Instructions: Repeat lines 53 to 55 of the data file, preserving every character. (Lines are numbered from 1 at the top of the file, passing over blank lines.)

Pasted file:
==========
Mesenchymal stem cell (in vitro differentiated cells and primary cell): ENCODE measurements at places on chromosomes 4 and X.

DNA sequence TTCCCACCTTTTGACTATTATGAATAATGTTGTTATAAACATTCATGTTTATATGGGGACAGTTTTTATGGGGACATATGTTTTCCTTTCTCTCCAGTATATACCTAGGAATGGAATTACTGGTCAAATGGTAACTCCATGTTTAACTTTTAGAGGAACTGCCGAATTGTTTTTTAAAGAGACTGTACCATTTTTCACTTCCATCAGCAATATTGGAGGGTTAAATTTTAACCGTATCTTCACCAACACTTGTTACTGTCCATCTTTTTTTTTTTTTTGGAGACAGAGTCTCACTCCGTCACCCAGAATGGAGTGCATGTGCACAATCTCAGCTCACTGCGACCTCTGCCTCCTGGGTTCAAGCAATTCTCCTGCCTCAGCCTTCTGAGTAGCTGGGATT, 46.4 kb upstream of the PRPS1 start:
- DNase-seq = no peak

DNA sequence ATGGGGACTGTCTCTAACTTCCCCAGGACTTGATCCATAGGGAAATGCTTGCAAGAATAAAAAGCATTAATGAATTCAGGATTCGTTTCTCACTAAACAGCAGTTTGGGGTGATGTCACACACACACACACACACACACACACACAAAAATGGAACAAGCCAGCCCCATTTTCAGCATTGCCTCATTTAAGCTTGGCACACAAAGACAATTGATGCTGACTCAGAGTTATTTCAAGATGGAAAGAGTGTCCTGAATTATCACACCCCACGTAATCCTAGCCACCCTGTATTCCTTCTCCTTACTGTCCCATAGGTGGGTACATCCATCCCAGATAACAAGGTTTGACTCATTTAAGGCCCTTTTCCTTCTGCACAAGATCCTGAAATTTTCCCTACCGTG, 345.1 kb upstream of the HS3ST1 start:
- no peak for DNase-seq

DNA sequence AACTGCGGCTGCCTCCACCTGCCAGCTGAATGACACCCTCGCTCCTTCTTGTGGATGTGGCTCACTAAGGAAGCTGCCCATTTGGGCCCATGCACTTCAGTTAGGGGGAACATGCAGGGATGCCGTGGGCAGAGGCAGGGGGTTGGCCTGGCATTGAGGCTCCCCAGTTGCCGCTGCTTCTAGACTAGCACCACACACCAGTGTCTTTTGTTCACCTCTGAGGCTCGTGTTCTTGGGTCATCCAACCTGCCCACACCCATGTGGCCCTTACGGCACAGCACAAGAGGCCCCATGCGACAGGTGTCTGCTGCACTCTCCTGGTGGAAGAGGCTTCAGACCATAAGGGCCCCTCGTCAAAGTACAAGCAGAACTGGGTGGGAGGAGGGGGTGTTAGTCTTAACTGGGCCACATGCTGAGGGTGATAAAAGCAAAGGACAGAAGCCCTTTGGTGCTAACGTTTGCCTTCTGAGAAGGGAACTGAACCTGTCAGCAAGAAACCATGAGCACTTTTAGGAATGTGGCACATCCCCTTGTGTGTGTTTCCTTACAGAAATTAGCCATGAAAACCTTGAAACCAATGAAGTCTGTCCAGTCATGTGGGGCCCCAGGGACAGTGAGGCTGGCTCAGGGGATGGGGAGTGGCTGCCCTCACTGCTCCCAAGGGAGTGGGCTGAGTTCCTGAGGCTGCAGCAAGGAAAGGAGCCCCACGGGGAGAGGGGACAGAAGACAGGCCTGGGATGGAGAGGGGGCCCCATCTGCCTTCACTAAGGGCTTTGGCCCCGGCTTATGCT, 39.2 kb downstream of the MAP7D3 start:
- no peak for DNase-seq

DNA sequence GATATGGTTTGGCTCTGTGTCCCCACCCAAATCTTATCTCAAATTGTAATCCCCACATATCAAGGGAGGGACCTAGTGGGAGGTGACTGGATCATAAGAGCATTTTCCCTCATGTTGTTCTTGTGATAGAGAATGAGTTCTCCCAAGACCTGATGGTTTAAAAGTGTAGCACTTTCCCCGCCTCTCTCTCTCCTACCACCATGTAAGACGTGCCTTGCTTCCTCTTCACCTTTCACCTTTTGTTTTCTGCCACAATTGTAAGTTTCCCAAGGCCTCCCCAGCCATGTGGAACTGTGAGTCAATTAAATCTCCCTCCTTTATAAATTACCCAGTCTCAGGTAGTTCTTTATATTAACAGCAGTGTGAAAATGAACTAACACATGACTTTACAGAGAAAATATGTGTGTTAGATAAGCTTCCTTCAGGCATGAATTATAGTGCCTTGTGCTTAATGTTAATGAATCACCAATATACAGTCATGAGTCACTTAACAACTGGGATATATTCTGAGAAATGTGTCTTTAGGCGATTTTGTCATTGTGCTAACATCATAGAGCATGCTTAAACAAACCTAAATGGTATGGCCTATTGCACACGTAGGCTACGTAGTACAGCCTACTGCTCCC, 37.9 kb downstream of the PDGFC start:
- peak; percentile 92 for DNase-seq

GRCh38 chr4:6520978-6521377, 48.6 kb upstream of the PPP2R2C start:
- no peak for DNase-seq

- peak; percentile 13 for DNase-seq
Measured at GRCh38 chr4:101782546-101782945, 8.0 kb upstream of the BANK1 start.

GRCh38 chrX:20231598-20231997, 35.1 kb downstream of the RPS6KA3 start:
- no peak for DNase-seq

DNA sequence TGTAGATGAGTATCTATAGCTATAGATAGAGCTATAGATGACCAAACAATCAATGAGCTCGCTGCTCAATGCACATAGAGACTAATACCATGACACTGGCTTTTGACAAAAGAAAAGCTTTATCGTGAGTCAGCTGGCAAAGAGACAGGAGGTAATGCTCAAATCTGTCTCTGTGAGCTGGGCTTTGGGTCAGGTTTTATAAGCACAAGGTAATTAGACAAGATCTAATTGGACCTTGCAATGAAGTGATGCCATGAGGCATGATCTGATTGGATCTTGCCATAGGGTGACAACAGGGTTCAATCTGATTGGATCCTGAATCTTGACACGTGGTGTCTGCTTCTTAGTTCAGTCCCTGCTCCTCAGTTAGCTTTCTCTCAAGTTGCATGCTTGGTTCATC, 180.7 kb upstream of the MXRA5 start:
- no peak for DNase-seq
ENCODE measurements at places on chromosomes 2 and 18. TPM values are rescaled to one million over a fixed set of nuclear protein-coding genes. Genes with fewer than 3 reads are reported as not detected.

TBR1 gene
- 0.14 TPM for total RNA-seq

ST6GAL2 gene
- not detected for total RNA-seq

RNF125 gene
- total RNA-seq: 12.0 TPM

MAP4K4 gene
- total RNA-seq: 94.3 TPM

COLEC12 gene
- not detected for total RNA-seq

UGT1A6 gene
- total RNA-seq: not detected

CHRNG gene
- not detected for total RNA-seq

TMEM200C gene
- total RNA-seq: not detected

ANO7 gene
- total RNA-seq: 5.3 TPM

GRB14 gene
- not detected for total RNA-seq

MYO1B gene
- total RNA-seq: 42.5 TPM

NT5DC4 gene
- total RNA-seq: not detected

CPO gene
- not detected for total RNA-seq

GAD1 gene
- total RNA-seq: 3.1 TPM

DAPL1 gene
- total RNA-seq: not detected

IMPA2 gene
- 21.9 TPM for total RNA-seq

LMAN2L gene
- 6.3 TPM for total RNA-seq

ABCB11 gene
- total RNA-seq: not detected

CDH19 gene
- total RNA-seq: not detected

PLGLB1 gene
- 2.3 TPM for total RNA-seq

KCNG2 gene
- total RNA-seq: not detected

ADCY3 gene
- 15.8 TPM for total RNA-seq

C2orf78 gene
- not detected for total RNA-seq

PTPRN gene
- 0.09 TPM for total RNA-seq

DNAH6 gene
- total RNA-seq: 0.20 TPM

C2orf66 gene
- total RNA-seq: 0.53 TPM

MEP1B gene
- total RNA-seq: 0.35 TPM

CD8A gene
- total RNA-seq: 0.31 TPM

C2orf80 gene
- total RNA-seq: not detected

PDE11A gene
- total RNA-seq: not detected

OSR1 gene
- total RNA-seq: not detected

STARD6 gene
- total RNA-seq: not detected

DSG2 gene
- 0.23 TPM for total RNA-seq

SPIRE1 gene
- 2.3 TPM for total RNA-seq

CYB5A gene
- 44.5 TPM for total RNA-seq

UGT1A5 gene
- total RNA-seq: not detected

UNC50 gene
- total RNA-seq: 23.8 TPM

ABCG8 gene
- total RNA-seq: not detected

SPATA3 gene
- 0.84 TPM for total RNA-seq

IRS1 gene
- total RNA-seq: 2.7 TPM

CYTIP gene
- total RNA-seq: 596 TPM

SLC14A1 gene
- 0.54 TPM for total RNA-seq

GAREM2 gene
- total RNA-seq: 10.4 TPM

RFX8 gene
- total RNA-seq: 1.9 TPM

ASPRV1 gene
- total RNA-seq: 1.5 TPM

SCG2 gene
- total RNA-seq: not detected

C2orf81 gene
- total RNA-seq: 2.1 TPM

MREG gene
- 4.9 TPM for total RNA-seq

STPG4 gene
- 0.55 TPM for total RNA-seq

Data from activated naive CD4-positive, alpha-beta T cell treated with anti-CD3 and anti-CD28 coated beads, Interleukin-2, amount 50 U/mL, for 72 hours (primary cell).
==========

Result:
ABCB11 gene
- total RNA-seq: not detected

CDH19 gene